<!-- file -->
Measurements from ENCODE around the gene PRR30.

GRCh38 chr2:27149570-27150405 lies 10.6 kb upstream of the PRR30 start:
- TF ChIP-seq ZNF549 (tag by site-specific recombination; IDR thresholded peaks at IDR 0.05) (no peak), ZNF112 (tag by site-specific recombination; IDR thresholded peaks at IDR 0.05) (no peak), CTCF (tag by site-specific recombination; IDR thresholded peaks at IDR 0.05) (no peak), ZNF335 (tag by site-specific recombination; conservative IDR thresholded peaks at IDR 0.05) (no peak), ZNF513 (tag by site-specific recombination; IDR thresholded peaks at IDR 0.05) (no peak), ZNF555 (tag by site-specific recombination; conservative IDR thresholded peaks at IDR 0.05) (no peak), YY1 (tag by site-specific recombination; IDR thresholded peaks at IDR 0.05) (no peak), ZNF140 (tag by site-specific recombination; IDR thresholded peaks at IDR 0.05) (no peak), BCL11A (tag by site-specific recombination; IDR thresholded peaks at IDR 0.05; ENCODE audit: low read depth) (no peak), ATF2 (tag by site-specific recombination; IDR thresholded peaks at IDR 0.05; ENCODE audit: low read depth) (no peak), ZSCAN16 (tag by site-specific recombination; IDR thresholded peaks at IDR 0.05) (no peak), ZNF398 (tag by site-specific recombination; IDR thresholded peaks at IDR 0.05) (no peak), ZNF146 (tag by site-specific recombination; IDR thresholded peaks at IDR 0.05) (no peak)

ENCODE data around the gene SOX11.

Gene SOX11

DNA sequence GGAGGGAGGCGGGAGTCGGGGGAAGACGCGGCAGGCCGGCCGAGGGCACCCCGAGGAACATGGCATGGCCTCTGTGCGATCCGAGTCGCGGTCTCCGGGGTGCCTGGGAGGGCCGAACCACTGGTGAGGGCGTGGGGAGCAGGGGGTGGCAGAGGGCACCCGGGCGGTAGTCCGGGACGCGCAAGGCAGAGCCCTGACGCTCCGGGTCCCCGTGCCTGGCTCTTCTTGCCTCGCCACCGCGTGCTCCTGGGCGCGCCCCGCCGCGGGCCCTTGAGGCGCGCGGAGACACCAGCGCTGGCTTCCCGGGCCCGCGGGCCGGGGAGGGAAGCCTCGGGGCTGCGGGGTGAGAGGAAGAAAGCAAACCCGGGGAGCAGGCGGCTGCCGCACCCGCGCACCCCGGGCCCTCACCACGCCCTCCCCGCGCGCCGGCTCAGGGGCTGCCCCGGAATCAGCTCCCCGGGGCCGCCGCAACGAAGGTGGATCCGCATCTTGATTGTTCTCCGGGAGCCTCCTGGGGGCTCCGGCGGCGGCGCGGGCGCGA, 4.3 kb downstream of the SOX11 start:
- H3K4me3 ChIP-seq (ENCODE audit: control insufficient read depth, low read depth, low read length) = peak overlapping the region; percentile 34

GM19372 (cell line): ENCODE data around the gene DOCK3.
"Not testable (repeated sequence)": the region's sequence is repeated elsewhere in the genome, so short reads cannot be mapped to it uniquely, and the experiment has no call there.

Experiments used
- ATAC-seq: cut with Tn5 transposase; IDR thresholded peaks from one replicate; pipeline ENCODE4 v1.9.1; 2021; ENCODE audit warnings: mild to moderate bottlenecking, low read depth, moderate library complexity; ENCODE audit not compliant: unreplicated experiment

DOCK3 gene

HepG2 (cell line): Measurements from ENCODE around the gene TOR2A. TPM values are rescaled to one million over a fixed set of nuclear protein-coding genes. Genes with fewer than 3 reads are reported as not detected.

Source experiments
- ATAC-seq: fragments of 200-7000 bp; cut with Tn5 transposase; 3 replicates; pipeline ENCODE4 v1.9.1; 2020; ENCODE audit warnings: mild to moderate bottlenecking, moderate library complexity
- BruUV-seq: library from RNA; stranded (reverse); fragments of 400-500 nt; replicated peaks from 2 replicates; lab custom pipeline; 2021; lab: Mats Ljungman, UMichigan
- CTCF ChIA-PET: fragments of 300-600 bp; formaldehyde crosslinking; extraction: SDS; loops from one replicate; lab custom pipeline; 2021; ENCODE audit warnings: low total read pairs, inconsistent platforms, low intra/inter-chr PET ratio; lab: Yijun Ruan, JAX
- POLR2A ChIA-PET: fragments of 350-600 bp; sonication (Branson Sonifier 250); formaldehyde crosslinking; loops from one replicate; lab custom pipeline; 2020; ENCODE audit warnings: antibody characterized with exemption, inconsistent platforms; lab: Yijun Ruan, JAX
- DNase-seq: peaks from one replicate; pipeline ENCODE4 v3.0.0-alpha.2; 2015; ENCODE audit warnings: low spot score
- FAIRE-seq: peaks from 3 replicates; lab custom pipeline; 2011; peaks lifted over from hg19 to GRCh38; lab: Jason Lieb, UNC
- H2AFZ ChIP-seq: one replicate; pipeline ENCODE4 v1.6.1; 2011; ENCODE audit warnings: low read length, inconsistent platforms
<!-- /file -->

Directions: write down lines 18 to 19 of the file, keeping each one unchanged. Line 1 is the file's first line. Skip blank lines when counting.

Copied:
- POLR2A ChIA-PET: fragments of 350-600 bp; sonication (Branson Sonifier 250); formaldehyde crosslinking; loops from one replicate; lab custom pipeline; 2020; ENCODE audit warnings: antibody characterized with exemption, inconsistent platforms; lab: Yijun Ruan, JAX
- DNase-seq: peaks from one replicate; pipeline ENCODE4 v3.0.0-alpha.2; 2015; ENCODE audit warnings: low spot score